Summary: 17 year-old Fern reacts to her mother’s sudden death by trying to take control of her life. Remembering something her fourth grade teacher said about being able to save a million dollars in about fifteen years by cutting out major expenses like rent and food, Fern attempts to do just that. She takes a job as a janitor in apartment building for free rent and utilities, and finds other jobs to help her out with food and making money. Fern pours out her heart about her experiences in letters to an imaginary, alien friend named Xanoth, wishing that her world could be more like the perfect planet she has invented for him.
Number of Pages: 214
Age Range: 15-17
Review: A subtle but compelling read, The Saver by Edeet Ravel gives readers a unique view into Fern’s perspective through letters to her imaginary friend, Xanoth, an alien from a utopian world.
After Fern’s mother dies at the beginning of the book, Fern is left to confront her guilt over her last words to her mother, and the way she treated her. Craving certainty and security on an unconscious level, Fern latches on to a comment her fourth grade teacher made about becoming a millionaire in fifteen years. Life with her mother was full of financial uncertainty as Fern’s mother worked as a house cleaner and was continually plagued by migraines, and somehow Fern believes a million dollars is going to make everything right again.
Fern proves herself to be an extremely resourceful character, lying about her age to gain freedom and work, and finding ways to provide for all of her basic needs without spending money. It all seems to be going well until Fern runs into some challenging tenants at the apartment building where she is the janitor and has trouble keeping up the punishing pace she has set for herself.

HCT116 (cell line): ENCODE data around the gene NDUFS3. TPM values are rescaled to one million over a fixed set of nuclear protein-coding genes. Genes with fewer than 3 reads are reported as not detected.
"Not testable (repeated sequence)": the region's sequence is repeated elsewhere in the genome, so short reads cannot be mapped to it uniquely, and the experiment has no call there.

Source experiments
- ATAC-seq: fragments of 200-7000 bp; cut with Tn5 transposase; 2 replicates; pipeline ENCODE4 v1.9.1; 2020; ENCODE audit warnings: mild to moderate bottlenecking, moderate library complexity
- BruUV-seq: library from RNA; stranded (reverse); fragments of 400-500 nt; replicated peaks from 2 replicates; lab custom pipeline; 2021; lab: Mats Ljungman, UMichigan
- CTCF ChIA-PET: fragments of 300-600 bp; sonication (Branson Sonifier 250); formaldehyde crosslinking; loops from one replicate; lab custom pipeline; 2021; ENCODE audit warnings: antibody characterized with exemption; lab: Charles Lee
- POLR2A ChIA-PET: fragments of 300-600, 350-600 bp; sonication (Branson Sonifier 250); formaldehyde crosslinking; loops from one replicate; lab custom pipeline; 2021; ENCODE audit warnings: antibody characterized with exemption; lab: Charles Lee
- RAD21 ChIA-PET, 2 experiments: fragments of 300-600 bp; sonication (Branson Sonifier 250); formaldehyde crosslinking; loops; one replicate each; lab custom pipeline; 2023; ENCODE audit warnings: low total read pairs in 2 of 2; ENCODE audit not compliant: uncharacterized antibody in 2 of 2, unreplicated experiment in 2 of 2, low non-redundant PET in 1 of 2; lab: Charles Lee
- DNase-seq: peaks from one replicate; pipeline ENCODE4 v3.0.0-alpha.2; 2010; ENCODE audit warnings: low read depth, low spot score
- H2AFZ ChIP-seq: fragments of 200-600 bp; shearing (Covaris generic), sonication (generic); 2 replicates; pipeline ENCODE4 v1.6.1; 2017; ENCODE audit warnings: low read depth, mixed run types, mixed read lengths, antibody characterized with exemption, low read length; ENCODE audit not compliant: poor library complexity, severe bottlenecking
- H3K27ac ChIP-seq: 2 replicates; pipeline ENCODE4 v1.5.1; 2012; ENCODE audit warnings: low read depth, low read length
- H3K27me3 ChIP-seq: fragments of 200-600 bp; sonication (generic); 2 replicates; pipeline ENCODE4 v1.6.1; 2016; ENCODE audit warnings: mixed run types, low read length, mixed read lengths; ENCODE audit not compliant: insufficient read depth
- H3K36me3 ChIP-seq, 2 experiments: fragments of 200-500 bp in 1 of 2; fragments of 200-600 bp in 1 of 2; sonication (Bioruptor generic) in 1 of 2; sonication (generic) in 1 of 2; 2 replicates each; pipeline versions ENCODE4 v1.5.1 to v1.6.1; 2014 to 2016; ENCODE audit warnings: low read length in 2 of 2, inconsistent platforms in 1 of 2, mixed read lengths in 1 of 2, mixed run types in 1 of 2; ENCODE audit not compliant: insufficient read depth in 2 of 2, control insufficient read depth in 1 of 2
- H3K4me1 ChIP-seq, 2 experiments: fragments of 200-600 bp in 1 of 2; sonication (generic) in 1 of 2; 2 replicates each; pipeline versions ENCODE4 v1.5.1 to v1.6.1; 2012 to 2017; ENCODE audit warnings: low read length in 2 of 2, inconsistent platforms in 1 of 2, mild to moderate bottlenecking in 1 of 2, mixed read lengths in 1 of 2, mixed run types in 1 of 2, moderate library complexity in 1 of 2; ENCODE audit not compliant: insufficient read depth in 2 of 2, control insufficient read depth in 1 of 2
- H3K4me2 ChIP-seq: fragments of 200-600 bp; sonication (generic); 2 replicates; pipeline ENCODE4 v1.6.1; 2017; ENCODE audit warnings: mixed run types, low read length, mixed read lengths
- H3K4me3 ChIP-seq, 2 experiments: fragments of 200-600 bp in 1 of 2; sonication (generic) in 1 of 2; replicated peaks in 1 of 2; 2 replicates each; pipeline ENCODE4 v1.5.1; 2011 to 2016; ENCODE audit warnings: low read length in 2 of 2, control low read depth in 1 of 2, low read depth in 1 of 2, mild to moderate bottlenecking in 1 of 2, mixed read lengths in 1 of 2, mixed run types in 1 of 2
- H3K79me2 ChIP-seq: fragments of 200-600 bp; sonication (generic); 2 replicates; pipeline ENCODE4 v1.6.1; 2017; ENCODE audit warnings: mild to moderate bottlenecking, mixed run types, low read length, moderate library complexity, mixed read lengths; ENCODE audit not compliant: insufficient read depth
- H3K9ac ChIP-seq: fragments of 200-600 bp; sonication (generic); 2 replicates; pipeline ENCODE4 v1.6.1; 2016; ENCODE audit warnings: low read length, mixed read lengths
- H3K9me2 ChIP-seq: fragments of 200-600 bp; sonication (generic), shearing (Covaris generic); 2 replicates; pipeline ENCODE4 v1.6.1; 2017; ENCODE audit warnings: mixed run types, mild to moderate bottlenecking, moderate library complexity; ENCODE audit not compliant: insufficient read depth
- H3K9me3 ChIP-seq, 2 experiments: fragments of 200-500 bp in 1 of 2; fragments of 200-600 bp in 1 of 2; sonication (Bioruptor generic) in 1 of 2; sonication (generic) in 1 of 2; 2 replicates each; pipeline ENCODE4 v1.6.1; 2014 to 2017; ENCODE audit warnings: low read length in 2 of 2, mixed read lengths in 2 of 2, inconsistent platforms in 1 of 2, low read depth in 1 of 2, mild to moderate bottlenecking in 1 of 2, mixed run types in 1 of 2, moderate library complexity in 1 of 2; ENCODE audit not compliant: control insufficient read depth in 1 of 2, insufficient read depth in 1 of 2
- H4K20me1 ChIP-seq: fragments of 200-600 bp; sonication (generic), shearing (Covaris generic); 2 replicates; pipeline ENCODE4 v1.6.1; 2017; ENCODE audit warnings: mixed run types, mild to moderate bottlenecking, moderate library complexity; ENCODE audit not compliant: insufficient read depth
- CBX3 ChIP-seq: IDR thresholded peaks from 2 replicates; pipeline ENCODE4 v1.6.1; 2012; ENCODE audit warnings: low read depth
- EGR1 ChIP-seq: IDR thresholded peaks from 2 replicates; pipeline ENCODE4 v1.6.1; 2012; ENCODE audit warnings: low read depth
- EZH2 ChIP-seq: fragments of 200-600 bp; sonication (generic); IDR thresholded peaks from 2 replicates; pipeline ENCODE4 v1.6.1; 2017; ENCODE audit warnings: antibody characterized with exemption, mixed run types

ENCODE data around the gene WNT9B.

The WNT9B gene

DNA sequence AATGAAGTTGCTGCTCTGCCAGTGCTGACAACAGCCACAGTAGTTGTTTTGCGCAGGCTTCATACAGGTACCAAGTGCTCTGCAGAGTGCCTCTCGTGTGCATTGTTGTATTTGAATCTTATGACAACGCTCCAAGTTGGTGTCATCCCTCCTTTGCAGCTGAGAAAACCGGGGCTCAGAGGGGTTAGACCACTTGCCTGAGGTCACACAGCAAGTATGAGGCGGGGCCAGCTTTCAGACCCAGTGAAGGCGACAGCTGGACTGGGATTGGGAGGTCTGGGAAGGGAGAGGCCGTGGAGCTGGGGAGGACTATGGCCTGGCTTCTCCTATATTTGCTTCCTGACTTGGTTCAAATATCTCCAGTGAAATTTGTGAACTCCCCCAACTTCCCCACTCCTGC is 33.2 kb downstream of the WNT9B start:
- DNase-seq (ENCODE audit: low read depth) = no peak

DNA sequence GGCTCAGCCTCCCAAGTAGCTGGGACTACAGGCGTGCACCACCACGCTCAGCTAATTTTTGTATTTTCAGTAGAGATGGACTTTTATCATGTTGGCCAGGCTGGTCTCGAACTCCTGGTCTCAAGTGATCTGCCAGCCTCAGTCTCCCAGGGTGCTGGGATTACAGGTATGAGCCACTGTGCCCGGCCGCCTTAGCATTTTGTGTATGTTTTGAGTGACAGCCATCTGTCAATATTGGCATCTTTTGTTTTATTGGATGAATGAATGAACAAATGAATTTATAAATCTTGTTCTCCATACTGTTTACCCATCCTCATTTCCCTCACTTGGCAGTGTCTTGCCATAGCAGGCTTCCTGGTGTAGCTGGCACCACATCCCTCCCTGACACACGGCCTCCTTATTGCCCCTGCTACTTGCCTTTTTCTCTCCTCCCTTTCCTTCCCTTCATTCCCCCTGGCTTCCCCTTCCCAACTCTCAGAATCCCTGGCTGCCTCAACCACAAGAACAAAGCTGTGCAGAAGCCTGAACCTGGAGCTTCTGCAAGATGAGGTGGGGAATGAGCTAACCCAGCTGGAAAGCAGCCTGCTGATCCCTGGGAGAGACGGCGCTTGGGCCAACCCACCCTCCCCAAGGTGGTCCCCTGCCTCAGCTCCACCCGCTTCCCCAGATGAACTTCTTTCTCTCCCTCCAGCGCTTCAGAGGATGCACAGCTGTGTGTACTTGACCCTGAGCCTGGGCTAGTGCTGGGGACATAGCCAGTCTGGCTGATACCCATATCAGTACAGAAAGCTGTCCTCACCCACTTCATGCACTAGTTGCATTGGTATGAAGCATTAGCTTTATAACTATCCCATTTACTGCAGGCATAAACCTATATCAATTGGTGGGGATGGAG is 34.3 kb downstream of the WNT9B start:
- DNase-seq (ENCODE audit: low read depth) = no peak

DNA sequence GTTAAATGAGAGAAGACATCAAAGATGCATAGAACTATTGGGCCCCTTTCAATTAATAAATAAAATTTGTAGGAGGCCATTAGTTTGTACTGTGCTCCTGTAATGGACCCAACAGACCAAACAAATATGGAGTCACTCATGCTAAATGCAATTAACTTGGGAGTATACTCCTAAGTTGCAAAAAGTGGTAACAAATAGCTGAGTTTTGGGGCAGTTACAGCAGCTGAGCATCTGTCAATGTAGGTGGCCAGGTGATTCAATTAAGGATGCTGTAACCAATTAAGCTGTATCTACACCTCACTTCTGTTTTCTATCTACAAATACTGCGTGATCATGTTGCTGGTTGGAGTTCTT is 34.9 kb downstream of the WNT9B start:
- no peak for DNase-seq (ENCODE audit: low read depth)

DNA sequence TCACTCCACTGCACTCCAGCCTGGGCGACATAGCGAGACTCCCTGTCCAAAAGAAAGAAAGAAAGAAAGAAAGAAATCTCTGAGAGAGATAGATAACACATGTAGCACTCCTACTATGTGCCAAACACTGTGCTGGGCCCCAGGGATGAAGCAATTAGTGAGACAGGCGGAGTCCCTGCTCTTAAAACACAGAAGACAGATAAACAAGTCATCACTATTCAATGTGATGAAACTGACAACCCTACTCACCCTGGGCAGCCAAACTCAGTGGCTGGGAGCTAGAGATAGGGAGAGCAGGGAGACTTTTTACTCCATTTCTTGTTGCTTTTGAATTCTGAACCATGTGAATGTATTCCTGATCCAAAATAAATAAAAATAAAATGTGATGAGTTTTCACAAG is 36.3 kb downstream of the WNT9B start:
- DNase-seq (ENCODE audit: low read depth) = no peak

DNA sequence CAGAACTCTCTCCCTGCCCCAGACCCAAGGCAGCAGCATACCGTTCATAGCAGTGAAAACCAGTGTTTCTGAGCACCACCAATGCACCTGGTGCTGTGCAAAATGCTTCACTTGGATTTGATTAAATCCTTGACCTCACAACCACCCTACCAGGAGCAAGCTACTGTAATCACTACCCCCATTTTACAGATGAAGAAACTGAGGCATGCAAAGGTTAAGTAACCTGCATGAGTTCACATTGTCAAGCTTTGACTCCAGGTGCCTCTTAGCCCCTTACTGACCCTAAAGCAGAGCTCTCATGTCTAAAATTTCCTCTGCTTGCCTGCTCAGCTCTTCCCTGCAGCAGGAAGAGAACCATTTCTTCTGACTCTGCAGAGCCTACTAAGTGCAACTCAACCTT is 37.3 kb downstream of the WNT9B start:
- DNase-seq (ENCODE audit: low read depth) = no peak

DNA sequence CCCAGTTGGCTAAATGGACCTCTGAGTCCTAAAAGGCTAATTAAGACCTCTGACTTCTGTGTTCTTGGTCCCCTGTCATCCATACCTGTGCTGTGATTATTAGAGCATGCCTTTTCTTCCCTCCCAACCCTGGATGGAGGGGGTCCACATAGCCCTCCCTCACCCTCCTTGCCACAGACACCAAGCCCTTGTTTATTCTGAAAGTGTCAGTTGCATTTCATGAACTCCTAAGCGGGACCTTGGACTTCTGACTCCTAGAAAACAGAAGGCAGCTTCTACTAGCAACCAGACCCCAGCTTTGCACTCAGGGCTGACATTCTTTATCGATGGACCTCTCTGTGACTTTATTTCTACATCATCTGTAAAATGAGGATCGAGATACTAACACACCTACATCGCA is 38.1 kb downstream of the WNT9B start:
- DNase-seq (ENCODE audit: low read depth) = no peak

It’s a deceptively simple book. Ravel takes her reader on journey through Fern’s grieving process, but it is only very near the end that Fern realises her own motivations. I loved how she comes to know she and her mother really loved each other, even though it wasn’t something they said. Fern grows from a sulky teen into a more confident young woman, willing to put her trust in others once again.
Due to some mature themes, I’d recommend The Saver to mid to older teen readers.
“While he was upstairs I said, ‘I hate that Mom had to work there.’
Linden said, ‘If the world was made up of people like Felicity there wouldn’t be war or starvation or pollution.’
I said it was only because she was scared of everyone, but Linden said, ‘No, she was a nice person. Lots of people are scared and it makes them nasty, not nice.'” – conversation between Fern and Linden from The Saver by Edeet Ravel, page 209
“The whole dinner already seems like a dream.
I thought Linden and sisters had a perfect life, but they don’t. They’re all messed up about being rich and about the future.
I guess no one has a perfect life. But the opposite of perfect – that happens all the time. It’s the easiest thing in the world to lose everything. Your home, your job, everything.” – Fern from The Saver by Edeet Ravel, page 212
“What Victor doesn’t realise is that you have to trust someone and be close to them to complain. You have to trust that they’ll still like you. Or that they won’t fall apart or begin talking about the right path. Maybe Mom knew I complained to her because I knew it wouldn’t change how she felt about me. She didn’t say ‘I love you,’ but that’s because of her shyness.
Jack’s right. Everything she did was to set up a life for me. And if she loved me without saying it, I think she knew I loved her, even though I didn’t say it either.” – Fern from The Saver by Edeet Ravel, page 214